But the counterpoint I’d offer — I’m pretty sure I tried to make this point on the podcast, but I may not have been successful — is that RTSs already do this. You can pick up almost any RTS and you’ll find a campaign mode that gradually trundles out new units and concepts over the course of the first several missions. How many RTSs do you play that start by explaining the concept of drag selecting? And not just RTSs. That’s how videogames work these days.

    The difference is how Age Online draws this process out over literally dozens of hours, repeatedly putting players through the same limited scenarios with the same limited collection of units doing the same limited actions. To my mind, that’s going to be as dull and uninteresting to casual players as it’s going to be frustrating to experienced players.

  • Josh (preciousgollum)

    I predict that trends and game-related phenomenon will reduce such games to mostly a ‘fad’ status rather than something actually more meaningful.

    I just so happened to be browsing the GFWL marketplace when I noticed that a booster pack for the Greeks costs £19.99 (about the price of a full PC game) and that it is displayed in a way that would make the average person believe that they were buying a full game called “Age of Empires Online” instead of just purchasing a game that was ALREADY FREE!.

    The ‘average person’, supposedly the target audience, would have to go through a process of linking their game content to a free-account etc and finding out how to actually play the game, given that they have only purchased extra content and not the actual installer,such a process does not strike me as being an easy way to introduce casual gamers, rather, it seems a bit vague and convoluted. Complicated distribution methods and pricing methods require ‘savy’ on behalf of the customer if they are to reap the full advantage.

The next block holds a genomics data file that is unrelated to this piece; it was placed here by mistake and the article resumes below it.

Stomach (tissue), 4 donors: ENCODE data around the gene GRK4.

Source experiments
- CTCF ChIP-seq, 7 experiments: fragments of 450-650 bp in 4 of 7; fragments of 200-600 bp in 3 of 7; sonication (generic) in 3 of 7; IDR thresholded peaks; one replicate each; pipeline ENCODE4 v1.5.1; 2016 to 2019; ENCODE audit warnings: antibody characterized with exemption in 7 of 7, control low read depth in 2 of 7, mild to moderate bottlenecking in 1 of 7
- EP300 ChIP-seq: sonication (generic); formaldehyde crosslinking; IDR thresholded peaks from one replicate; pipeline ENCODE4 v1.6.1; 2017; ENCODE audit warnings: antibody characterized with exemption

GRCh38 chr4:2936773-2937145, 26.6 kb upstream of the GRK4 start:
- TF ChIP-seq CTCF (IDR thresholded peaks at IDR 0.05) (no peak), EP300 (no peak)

I do think that a significant chunk of the potential success of such FTP titles, unless there is an exception, will rely on the ignorance of the customer who, if many recent designers are to be believed, may not even get a game to work but instead declare either the product or their machine to be ‘broken’ and leave it at that.

    As is the case with many hobbies, casual gamers probably do need a bit of help with getting into gaming (after all, couldn’t hurt) and designers can use this concept in order to positively aid in the development of their game or, more alarmingly, developers and publishers could use their knowledge of their own industry as a tool or exploitation from a traditional ‘business-like’ perspective, as per the earlier scenario of purchasing a game and not reaping the benefits.

    As a closing note, Company of Heroes Online was most likely pulled when the publishers realised that a customer could get the full Company of Heroes experience, comprising of campaigns, expansions and full-multiplayer, for about £6 / $8 by buying the original game online. Basically, the only thing that will shift a new COH is a fully-fledged sequel, although, I am still enjoying the first COH and have yet to fullyexplore its multiplayer.

  • Josh (preciousgollum)

    To conclude my earlier point, I don’t think these games will last and I am beginning to wonder if they are even designed to last in the first-place; staying-power requires a sense of lasting appeal.